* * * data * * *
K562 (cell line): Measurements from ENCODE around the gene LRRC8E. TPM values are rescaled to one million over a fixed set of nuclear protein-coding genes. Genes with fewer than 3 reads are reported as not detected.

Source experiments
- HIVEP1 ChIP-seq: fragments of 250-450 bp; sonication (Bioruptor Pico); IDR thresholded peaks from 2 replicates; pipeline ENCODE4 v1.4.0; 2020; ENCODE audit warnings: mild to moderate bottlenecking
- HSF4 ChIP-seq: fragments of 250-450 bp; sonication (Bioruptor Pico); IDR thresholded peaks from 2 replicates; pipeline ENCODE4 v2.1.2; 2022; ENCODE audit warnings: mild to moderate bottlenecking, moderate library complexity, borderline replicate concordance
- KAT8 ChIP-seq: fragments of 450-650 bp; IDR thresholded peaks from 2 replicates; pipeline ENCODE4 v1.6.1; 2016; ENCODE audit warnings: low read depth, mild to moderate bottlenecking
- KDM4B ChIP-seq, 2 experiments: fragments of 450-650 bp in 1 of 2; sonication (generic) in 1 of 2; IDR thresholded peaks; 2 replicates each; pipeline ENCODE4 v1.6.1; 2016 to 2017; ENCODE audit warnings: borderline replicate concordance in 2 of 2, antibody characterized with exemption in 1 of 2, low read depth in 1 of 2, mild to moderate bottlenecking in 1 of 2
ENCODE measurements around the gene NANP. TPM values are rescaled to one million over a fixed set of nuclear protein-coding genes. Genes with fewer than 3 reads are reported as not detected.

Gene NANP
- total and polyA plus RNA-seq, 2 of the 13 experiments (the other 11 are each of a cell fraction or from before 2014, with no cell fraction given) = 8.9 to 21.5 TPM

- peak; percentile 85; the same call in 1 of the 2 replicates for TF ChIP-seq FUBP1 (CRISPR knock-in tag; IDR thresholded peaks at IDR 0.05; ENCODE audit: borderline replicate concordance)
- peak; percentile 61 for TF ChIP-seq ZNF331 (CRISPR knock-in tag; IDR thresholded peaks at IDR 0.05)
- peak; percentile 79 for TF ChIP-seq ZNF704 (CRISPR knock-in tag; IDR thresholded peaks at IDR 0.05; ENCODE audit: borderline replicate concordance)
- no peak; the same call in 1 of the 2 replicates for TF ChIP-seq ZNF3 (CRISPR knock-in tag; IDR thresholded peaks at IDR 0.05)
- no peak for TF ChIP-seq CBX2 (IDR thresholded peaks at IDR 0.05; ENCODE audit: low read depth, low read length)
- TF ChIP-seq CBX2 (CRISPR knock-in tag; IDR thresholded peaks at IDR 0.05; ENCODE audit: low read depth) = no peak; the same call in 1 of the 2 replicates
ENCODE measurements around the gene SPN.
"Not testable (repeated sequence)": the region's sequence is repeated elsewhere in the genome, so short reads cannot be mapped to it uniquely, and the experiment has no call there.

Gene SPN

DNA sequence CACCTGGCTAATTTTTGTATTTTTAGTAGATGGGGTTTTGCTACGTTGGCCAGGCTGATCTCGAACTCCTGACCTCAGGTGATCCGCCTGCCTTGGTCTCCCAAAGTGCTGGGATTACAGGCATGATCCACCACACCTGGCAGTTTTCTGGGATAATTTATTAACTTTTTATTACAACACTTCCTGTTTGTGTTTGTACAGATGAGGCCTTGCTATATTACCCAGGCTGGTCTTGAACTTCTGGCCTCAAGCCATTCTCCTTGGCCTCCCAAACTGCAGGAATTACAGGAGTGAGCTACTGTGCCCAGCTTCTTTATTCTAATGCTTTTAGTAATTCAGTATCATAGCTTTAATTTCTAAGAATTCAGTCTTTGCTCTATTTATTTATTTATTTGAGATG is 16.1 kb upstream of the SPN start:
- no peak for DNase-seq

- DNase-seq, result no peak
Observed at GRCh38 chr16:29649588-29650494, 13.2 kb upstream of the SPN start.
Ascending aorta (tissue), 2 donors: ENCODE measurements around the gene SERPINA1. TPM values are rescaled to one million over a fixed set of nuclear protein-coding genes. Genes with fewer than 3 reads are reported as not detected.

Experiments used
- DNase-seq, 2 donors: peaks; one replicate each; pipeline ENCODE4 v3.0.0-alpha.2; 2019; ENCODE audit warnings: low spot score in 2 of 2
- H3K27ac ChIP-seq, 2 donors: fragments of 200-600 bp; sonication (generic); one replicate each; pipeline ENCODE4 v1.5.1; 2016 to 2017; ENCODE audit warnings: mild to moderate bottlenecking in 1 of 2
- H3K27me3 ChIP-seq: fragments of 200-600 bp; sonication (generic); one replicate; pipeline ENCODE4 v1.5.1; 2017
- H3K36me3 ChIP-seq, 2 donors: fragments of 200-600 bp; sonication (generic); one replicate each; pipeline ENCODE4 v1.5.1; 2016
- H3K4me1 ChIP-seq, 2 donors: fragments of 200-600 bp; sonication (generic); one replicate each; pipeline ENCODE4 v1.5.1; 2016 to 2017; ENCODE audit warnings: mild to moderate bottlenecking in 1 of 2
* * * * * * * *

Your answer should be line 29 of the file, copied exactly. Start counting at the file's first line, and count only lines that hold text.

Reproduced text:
- H3K4me1 ChIP-seq, 2 donors: fragments of 200-600 bp; sonication (generic); one replicate each; pipeline ENCODE4 v1.5.1; 2016 to 2017; ENCODE audit warnings: mild to moderate bottlenecking in 1 of 2